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J AOAC Int. 2019 Jun 14. doi: 10.5740/jaoacint.19-0128. [Epub ahead of print]

Analysis of Main and Healthy Phenolic Compounds in Foods.

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University of Algarve, MeditBio-Centre for Mediterranean Bioresources and Food, Campus de Gambelas, 8005-139 Faro, Portugal.
University of Kairouan, Faculty of Science and Technology of Sidi Bouzid, Department of Biotechnology, 9100 Sidi Bouzid, Tunisia.
University of Carthage, Institut National des Sciences Appliquées et de Technologie (INSAT), Laboratoire d'Ecologie et de Technologie Microbienne, 1080 Tunis, Tunisia.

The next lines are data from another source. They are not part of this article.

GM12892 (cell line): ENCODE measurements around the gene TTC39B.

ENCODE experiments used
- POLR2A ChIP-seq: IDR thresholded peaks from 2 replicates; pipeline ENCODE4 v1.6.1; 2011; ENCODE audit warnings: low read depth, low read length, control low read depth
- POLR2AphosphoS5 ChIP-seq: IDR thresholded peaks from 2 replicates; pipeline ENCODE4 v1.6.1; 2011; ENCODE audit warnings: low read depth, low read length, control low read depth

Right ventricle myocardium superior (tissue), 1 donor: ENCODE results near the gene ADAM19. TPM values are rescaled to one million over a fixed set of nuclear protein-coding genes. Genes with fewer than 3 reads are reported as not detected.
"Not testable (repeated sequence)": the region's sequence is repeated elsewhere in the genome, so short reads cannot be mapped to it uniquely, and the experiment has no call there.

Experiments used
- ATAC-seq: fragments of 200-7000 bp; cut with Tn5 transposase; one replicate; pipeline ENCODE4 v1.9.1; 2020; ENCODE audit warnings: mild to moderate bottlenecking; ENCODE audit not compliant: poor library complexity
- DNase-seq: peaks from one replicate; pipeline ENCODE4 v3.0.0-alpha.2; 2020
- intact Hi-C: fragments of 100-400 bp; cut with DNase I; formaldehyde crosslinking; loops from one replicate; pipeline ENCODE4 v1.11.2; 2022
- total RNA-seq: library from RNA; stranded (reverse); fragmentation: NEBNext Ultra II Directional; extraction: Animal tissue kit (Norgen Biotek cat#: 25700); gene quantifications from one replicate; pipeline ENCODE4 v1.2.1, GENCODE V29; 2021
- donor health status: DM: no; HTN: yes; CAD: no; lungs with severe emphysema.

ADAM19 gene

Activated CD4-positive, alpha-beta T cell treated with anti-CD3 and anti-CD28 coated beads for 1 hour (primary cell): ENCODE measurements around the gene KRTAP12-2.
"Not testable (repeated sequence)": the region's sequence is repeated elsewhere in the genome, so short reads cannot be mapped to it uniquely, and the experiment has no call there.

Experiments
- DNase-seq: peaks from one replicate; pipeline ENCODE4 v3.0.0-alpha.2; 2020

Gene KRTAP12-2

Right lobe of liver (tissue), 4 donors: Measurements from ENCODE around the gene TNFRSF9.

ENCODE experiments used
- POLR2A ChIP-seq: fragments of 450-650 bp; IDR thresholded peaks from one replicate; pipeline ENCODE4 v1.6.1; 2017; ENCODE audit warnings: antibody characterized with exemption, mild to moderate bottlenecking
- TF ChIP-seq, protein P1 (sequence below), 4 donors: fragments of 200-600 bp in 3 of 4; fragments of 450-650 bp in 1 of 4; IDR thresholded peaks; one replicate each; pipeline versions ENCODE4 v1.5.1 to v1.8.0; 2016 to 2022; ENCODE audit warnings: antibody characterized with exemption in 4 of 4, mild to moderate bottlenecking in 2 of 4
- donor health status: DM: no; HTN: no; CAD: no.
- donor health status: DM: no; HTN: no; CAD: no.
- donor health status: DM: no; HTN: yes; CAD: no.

Background: In the last few decades, the media has been overwhelming the consumer with various dietary requirements that some of which lead to no avail. On the other hand, the Mediterranean diet, which stems from a very ancient lore, stands as one of the most effective diets whose conspicuous and positive results are still impacting the lives of many Mediterranean locals. The "Mediterranean Diet" is an umbrella term that is used to denote a plethora of natural ingredients used in the culinary tradition of the region, and which comprises but is not limited to olive oil, cereals, wine, fruits, dried fruits, and spices. MD components are known for being rich in antioxidant compounds. Polyphenols belong to the category of antioxidants that occur in the above-mentioned Mediterranean foods. Objective: The current review aims at presenting main classes of phenols from plant foods, their role as dietary components, and an overview on analytical methods for their extraction from food matrices, their separation, detection and quantification. Conclusions: The discrimination of phenols is not an easy matter, and several methods are described in the literature, mainly chromatographic methods, which are herein reviewed. In short, phenols are mainly found in vegetable foods in which the Mediterranean Diet is rich. The health effects of some phenols and analytical methods are herein revised. Highlights: Phenols or Phenolics is a designation corresponding to compounds that have one or more hydroxyl groups attached to a 6-carbon aromatic ring. Phenols in foods occur mainly as secondary metabolites of vegetables, often found in polymeric forms (polyphenols). Phenols from foods are mainly simple phenols (e.g., caffeic acid), flavonoids, the most varied and ubiquitous class (e.g., catechin, quercetin), stilbenes (resveratrol), lignans, and tannins. In addition to the wide range of polyphenols present in foods, the compounds are quantitatively and qualitatively distributed in a heterogenous way in the different compartments of the food matrix. This structural and compartmental diversity leads to an important variability of the physicochemical properties impacting otherwise the extraction of phenols. Total phenols are determined by the Folin Cioucalteau method, as described in European Pharmacopeaea.


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